photo by Luomen
The Block in Volleyball.
The block is the first line of your team's defense when your squad
has earned the right to serve the ball.
When your team is serving, your players are on defense, three in the front
court as blockers and three in the back court who's job it is to keep the
ball off the floor when it comes past the block.
Just so I'm clear, there are two ways to try and keep the other team from
scoring a point when your team is serving the ball.
The second way this happens is if the opposing team has successfully
hit the ball past your block and into your court.
This example is illustrated perfectly in the picture of the volleyball player
below who's digging a ball after the opposing hitter was successful in
How Do The Front Row Blockers And Back Row Defense Players
Basically if the front row players can't do their job successfully by
putting up a good block in volleyball then its the back row's
player responsibility to keep the ball off the floor.
Learning how and where to time your jump when you block in
volleyball is important because when the blockers are consistent with
their movements and placement in the front row, then the players in
defense behind them know exactly where they need to place
themselves in the back court.
In order to effectively do this, the front row blockers have to know
where to be when they have a hitter who hits in a particular direction,
let's say cross court.
They have to be disciplined enough to set up in the correct spot
consistently so that their back row players know what they are doing
and know where to set up behind them for each and every play and for
each and every possible scenario that the offensive team might try
That's why it's crucial for the block in volleyball to be done with
good technique against different hitters who spike different kinds of sets,
at different speeds, at different locations along the net.
This is what helps many top defensive teams win points.
Here are some volleyball blocking terms used to describe specific
technical aspects of this defensive skill.
When you "seal the net" it means that when you are in the middle of
your block, while you are jumping, you need to keep your
shoulders, chest, your underarms, upper body including your chest, abs
and hips parallel to the net, all while keeping as little space as possible
between you and the net...without touching it.
The photo above shows a great picture of volleyball
players sealing the net with their block which you can see very well
from this side view.
Can you see how little space there is between their blocking hands,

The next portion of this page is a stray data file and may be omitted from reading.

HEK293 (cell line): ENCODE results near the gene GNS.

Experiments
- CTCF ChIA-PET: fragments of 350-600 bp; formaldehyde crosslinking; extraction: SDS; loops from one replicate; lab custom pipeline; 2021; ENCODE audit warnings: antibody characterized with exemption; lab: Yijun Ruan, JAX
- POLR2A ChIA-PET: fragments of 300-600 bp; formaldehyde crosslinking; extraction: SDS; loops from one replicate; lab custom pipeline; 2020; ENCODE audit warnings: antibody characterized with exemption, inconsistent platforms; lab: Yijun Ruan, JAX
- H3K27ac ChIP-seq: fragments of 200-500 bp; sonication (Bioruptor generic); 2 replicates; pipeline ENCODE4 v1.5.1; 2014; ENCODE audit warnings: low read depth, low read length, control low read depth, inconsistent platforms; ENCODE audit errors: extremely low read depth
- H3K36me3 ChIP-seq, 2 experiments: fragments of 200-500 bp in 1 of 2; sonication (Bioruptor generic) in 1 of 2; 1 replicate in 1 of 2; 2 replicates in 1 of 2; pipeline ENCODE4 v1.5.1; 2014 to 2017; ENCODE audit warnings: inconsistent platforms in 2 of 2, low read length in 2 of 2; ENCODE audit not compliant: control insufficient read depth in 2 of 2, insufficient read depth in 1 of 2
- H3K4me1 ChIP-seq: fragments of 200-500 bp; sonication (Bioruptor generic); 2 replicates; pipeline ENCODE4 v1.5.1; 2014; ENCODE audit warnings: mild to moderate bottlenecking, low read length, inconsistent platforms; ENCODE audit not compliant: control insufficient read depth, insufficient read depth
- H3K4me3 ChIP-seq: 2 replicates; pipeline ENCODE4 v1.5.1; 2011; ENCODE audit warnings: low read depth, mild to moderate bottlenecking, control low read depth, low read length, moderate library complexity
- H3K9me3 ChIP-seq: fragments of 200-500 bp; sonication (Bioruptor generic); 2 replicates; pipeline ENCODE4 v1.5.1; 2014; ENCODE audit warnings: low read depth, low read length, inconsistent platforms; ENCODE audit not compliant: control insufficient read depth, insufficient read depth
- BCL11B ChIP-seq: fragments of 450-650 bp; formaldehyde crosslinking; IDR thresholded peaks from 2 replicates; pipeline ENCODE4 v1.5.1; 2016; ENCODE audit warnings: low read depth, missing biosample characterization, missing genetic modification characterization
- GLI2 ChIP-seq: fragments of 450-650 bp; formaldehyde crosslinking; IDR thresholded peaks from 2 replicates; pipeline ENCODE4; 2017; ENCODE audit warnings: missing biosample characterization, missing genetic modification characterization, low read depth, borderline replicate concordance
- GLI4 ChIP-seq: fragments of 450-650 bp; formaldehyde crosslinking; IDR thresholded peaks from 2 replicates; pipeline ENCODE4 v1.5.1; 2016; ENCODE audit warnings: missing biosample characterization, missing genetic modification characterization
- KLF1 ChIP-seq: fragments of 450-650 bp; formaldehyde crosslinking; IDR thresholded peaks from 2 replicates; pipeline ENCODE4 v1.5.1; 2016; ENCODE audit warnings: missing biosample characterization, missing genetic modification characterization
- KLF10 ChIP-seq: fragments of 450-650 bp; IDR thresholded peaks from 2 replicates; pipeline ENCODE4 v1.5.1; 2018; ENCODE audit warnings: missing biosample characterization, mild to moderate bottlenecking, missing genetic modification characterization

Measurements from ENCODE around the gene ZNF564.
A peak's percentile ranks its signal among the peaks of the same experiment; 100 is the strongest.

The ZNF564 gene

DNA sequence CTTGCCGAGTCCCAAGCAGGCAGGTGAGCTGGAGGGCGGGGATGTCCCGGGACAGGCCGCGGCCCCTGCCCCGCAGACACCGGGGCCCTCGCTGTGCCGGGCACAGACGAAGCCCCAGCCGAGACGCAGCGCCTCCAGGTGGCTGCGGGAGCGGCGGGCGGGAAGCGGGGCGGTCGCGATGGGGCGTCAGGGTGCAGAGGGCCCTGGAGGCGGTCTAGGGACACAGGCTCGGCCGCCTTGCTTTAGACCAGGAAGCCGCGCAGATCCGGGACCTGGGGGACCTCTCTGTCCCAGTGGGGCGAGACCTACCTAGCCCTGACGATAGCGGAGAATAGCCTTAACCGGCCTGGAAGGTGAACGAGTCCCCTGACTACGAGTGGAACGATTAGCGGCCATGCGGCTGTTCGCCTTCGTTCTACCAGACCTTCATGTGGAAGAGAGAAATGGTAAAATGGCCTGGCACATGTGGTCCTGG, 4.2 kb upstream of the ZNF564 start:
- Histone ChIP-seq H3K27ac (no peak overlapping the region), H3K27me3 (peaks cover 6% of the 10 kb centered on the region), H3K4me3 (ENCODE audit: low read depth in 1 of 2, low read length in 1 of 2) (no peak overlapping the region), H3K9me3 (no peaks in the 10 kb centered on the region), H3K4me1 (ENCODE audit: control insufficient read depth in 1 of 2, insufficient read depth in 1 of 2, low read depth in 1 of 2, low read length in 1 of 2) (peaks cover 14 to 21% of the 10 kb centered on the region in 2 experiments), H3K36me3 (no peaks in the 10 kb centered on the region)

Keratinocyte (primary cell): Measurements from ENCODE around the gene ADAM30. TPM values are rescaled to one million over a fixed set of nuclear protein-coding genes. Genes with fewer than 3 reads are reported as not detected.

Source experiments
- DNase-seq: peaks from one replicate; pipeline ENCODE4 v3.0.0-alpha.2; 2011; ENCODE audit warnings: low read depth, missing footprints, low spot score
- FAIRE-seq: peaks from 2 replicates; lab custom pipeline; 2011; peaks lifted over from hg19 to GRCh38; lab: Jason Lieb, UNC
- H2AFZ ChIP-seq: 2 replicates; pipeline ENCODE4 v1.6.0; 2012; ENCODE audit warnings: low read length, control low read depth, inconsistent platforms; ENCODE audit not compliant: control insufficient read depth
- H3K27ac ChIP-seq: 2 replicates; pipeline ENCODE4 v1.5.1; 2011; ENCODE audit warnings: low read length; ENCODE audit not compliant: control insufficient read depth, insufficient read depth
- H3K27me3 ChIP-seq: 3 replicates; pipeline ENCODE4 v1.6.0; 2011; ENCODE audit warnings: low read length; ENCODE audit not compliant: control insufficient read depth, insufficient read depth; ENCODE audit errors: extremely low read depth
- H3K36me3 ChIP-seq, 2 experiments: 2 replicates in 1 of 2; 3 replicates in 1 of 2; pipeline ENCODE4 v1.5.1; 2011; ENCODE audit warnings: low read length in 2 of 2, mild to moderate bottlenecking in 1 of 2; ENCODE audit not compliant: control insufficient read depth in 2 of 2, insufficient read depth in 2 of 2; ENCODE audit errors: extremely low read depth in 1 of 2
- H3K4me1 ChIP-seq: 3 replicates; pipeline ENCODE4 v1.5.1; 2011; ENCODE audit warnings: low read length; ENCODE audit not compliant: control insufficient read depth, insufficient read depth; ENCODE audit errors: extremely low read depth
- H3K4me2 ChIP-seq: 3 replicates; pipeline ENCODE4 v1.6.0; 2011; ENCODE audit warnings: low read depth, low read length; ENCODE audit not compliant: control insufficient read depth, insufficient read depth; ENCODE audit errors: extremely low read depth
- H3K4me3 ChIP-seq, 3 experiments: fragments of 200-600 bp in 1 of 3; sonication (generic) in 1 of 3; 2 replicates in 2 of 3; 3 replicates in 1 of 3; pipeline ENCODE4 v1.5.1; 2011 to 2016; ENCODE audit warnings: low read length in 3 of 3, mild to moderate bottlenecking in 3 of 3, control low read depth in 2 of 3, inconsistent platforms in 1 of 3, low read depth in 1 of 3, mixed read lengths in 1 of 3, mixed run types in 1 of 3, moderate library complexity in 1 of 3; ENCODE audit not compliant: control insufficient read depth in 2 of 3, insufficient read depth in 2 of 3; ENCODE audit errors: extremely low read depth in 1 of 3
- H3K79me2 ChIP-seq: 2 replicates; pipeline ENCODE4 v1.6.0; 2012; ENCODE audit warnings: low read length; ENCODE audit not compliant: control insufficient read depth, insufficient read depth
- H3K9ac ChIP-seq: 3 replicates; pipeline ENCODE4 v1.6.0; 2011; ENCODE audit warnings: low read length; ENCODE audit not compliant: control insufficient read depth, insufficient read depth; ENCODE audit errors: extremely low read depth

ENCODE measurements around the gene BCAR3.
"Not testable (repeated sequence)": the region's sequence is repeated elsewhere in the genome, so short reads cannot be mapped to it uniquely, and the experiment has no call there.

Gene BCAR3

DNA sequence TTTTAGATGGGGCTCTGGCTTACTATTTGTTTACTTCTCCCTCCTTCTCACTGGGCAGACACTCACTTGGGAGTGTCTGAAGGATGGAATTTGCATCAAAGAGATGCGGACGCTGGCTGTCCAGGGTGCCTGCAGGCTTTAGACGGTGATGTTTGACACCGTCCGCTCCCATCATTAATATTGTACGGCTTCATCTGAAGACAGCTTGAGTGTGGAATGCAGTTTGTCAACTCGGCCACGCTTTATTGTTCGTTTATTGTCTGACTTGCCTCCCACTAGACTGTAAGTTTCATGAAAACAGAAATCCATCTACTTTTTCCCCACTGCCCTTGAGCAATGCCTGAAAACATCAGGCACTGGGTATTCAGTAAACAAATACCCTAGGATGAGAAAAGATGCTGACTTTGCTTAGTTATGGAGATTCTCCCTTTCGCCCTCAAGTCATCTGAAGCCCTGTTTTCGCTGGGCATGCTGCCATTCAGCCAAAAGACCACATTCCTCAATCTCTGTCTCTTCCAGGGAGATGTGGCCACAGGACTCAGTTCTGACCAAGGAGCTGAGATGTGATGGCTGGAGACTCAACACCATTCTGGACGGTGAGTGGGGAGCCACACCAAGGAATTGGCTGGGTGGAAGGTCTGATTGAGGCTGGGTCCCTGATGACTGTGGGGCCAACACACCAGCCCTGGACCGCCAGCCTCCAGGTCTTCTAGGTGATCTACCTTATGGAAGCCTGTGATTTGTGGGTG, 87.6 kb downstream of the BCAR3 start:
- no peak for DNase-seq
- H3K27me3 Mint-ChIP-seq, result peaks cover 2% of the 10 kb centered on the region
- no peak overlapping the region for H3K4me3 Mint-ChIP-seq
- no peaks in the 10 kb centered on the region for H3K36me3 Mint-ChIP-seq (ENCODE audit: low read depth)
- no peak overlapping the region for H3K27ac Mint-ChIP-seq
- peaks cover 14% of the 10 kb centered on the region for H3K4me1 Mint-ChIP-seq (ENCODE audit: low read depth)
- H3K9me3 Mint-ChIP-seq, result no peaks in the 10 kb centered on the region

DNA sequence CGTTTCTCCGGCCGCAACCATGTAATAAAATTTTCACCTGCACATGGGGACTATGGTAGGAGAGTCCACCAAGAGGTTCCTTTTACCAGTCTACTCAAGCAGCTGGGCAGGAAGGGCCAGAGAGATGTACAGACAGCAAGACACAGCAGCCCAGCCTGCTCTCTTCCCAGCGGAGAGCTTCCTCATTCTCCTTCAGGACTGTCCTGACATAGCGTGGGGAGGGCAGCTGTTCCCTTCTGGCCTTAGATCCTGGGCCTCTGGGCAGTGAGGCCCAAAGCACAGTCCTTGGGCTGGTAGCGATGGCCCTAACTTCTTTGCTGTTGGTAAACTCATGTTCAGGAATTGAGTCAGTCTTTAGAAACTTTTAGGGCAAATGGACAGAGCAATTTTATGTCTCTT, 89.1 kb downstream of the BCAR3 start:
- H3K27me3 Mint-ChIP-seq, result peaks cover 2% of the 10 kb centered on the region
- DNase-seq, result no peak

There's very little. Each player's armpits are as close to the net as possible
without touching it.
They have successfully done their job and even on the way down from
their block jump they keep their arms and hands as close to the net
without touching it to prevent any chance of the ball slipping in
between them and the net on their side.
Many hitters score points that they shouldn't, not because they are
great hitters but because the blockers hands and body positioning were
too far away from the net when they jumped to block.
Oftentimes hitters are successful because they are hitting the ball
against blockers who jump straight up in the air, making the
mistake of keeping their hands, arms and shoulders behind their ears
when they are in the air.
photo by Luomen
So all the hitter has to do is hit the ball and aim it right at the hands of
the blocker which allows the ball to come dribbling down in front of the
player's body between the blocker and the net.
That's always an easy point for the hitter and its a sure sign that the
opposing players need to work to improve a proper volleyball blocking
finish with their hands and arms sealing off that space between them
and the net.
"sealing the net" then while jumping up to block the ball, they would
have kept their shoulders, hands and arms in front of their ears as they
were jumping which would close off all that space between the blocker's
hands and the net so a ball couldn't come through their hands and
down the inside of the net.
This is a movement to focus on while working on your volleyball
blocking drills in practice.
A stuff block describes a type of block in volleyball that was so
efficiently performed that it didn't allow the hitter enough time to really
hit the ball.
The blocker was able to penetrate their hands so far over the net
that they literally "stuffed" the ball back into the opposing team's court
leaving the hitter no court to hit to.
Read blocking occurs when a blocker has been assigned a
particular hitter to block and as the play develops they follow, or read
where their assigned hitter is going to attack the ball and their job is to
follow that player no matter where she is and to block her.
The read block in volleyball occurs most often in higher levels of
competition and in beach volleyball where a blocker will read the hitter
in an attempt to anticipate how to block them or to decide what area
of the court they will take away from that hitter.
The other blocking volleyball system that leaves less decision-making
to the player and more to the coach is where the coach determines
what area of the court all the blockers will cover or take away, instead of
strategies which include deciding whether his/her team will block
cross court against the opposing team or if only some of the coach's
players will be responsible for sticking to this game plan that was
established off the court or before the game.
As a blocker it takes a combination of timing, anticipation, and quick
reflexes to be able to read the hitter's body language and then position
yourself in the right spot at the right time to stop a hitter by blocking
long then you can't see until its too late where the hitter intends to hit the
watching and reading her hitter to see where she goes and where her
hitting arm is angled so that she can get clues as to how to block her.